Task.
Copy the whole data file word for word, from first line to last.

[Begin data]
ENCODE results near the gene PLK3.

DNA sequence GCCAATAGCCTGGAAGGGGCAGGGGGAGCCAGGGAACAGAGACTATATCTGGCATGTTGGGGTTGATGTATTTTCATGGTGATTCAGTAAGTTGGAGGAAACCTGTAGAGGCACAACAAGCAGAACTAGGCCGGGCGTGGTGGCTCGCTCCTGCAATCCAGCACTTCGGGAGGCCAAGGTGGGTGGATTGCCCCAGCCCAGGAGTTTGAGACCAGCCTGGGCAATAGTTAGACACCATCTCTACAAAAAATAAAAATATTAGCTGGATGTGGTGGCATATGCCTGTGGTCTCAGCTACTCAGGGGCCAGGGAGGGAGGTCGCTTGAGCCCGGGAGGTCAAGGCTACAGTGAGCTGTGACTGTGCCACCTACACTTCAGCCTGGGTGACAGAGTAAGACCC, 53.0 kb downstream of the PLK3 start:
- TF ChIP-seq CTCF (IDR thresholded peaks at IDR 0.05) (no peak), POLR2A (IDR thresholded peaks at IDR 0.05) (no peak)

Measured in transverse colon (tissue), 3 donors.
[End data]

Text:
ENCODE results near the gene PLK3.

DNA sequence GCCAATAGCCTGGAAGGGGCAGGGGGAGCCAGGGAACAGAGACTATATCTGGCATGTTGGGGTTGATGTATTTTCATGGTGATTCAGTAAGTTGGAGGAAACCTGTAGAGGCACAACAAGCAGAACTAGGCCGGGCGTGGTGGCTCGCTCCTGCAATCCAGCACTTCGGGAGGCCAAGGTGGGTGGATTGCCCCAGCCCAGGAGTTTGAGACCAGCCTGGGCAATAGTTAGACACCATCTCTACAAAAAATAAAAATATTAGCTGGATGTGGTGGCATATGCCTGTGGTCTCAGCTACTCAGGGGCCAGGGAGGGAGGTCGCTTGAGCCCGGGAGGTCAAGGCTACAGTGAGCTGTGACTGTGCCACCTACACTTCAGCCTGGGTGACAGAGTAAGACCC, 53.0 kb downstream of the PLK3 start:
- TF ChIP-seq CTCF (IDR thresholded peaks at IDR 0.05) (no peak), POLR2A (IDR thresholded peaks at IDR 0.05) (no peak)

Measured in transverse colon (tissue), 3 donors.